The Smart Agricultural Enterprise (SAE) developed by the UGM Faculty of Agricultural Technology has increased the productivity of soybean yields, as seen from the recent harvest of the local variety Grobogan that reached 2.4 tonnes per hectare. In the project that utilized 400 hectares of land in Bantul, Universitas Gadjah Mada (UGM) collaborated with the government of Bantul Regency, Java Agro Prima, and local farmer groups.
Dean of the Faculty of Agricultural Technology Prof. Eni Harmayani said SAE-based soybeans were of high quality and had met standards specified by the Seed Certification and Supervision Agency of Yogyakarta. The SAE can help realize food sovereignty and self-sufficiency through increased national soybean production.
“The SAE, which includes a real-time Field Monitoring System (FMS) device, an agricultural traceability app, intensification of regenerative farming, equipment assistance, and improved post-harvest facilities, assists farmer groups in increasing yield quality and productivity,” said Harmayani, Monday (14/3).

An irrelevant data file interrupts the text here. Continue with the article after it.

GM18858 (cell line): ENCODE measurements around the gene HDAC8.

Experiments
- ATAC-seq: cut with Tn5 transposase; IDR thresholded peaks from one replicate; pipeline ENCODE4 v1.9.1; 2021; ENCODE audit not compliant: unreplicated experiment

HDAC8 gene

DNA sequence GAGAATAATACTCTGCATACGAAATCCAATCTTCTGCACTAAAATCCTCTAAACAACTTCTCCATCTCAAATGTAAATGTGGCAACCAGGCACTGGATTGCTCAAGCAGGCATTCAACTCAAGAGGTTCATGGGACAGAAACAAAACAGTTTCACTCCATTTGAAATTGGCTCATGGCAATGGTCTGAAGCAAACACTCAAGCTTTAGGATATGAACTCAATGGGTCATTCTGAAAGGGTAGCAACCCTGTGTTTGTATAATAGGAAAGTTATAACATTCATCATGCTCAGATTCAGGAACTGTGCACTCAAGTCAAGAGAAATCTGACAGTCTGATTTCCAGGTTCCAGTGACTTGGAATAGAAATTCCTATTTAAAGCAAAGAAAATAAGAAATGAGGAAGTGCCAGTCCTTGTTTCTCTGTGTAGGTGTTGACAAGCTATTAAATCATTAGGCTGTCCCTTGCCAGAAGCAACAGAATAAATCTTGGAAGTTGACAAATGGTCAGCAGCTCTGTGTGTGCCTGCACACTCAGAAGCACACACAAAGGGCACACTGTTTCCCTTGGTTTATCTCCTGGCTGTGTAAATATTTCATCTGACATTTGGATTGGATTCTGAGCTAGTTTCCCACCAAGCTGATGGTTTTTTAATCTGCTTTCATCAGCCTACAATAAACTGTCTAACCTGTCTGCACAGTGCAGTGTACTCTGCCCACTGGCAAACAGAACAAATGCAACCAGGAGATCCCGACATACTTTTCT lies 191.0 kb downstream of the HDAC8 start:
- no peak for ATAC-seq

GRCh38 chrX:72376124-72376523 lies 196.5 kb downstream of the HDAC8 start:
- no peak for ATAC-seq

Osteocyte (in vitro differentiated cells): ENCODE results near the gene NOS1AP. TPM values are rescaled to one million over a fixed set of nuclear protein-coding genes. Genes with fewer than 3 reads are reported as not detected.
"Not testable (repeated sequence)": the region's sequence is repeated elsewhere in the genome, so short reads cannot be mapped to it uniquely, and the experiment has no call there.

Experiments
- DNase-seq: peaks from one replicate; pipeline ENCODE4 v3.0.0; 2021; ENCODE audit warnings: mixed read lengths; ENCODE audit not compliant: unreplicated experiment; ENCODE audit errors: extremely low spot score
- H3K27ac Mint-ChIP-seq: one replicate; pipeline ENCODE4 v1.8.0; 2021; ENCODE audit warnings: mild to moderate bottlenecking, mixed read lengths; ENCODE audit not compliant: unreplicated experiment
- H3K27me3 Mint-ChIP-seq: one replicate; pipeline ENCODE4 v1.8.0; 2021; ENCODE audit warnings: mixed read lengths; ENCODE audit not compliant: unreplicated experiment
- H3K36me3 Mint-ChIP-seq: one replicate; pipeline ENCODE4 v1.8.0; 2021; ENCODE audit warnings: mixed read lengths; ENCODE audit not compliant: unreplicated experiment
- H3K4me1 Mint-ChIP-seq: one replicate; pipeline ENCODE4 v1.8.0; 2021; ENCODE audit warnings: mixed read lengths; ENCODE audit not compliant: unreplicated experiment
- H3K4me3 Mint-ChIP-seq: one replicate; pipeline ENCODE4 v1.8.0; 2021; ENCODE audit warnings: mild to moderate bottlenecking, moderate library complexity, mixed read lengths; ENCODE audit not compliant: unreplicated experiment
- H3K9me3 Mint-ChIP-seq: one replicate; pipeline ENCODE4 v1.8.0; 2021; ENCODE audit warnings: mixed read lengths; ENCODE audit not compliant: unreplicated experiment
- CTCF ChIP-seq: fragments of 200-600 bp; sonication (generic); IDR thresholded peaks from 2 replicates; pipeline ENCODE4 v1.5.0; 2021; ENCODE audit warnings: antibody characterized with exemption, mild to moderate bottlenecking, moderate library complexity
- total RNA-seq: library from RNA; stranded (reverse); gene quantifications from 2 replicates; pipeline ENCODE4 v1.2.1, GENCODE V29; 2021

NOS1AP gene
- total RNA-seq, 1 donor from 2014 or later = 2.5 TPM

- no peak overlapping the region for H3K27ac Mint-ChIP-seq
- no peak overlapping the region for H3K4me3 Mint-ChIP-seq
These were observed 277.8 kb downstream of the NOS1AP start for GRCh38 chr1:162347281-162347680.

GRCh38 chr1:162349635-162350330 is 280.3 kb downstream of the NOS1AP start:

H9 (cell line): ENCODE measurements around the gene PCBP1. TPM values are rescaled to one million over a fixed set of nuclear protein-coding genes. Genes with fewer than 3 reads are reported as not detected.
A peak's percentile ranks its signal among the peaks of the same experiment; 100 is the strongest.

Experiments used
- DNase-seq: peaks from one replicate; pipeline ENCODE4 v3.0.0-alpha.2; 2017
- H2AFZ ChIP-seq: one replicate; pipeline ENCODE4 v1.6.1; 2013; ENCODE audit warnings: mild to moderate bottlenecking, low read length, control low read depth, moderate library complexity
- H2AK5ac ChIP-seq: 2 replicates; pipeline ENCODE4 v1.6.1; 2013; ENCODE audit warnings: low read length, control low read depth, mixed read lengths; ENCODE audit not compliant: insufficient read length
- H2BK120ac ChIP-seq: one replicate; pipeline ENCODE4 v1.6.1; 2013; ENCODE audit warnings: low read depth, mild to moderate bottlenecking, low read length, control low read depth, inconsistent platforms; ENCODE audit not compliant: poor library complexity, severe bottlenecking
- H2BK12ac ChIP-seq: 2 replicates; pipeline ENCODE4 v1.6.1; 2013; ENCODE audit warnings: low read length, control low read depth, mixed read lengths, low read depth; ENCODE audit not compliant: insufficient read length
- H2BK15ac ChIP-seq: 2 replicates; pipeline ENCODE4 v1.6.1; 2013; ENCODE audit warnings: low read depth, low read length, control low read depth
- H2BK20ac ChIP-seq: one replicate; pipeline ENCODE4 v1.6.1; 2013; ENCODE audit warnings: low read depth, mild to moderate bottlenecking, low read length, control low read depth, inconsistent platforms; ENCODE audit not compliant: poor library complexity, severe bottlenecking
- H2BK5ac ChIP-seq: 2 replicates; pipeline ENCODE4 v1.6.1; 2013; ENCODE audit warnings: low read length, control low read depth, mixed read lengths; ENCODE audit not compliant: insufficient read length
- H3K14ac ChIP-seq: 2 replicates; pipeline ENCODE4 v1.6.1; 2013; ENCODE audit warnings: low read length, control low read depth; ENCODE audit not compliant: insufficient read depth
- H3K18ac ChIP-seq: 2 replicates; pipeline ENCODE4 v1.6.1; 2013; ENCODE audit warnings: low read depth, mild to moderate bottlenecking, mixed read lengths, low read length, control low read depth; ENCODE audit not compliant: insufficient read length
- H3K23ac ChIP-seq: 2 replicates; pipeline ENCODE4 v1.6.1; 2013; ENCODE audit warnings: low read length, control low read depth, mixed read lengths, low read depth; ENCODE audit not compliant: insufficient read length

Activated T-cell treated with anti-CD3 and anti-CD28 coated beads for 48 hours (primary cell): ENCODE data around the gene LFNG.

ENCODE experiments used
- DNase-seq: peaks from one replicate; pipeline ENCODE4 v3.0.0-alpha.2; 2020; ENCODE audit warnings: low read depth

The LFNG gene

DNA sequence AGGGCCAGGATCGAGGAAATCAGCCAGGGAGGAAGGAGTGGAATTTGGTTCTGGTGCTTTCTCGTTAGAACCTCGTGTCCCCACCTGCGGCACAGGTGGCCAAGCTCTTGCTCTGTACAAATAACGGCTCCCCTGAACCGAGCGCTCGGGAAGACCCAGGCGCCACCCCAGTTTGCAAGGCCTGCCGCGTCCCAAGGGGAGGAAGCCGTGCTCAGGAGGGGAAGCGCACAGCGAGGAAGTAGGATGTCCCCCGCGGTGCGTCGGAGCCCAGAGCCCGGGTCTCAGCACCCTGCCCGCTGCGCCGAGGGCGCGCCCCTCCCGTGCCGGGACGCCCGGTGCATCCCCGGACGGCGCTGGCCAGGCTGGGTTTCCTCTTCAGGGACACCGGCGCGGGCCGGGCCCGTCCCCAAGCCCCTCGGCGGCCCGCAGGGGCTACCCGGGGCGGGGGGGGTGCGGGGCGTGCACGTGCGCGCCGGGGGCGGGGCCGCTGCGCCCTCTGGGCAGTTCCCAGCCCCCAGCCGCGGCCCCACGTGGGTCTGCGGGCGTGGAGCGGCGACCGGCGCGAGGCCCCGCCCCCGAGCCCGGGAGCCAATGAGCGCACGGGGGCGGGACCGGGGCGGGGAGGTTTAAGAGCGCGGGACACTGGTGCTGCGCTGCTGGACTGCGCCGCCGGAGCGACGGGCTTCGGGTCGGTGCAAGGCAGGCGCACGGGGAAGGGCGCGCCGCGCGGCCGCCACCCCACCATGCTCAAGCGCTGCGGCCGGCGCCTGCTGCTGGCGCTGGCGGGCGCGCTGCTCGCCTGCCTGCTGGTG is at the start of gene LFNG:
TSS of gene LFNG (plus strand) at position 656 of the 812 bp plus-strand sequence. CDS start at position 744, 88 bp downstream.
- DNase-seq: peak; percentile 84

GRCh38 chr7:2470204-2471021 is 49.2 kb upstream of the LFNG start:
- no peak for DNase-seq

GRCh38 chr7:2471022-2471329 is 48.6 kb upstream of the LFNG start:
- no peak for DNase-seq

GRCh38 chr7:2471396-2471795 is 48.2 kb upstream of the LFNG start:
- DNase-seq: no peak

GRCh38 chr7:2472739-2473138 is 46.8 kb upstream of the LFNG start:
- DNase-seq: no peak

UGM Rector Prof. Panut Mulyono added the quality of SAE-based soybeans is level with imported ones, hence can compete in the market. With various research and development efforts, Mulyono hopes Indonesia can become self-reliant and no longer need to import. However, as the production per hectare is around 1.6 tons, the pursuit of self-reliance in soybeans is sometimes still in doubt.
“With the SAE, it can reach 2.4 tonnes per hectare. It is promising and must continue to develop. Hopefully, Bantul can be an example for other regions,” said Mulyono.
The Rector said the government was serious and committed to realizing food estate. If Indonesia’s productivity can catch up with the US, he believes many investors will come to the country. He calls for multiple-helix collaborations to make this happen.
Head of the Department of Agriculture and Food Security of Bantul Regency Joko Waluyo expressed his gratitude for the harvest. Despite being done in the off-season, the yield has increased to 2.4 tonnes (usually only 1.4 – 1.6 tonnes per hectare). According to Waluyo, Bantul still has hundreds of hectares of uncultivated land, and about 80 hectares of them are expected to receive assistance from UGM with the SAE.
“We hope, with the SAE, the production can double from the previous ones,” said Waluyo.
Author: Agung Nugroho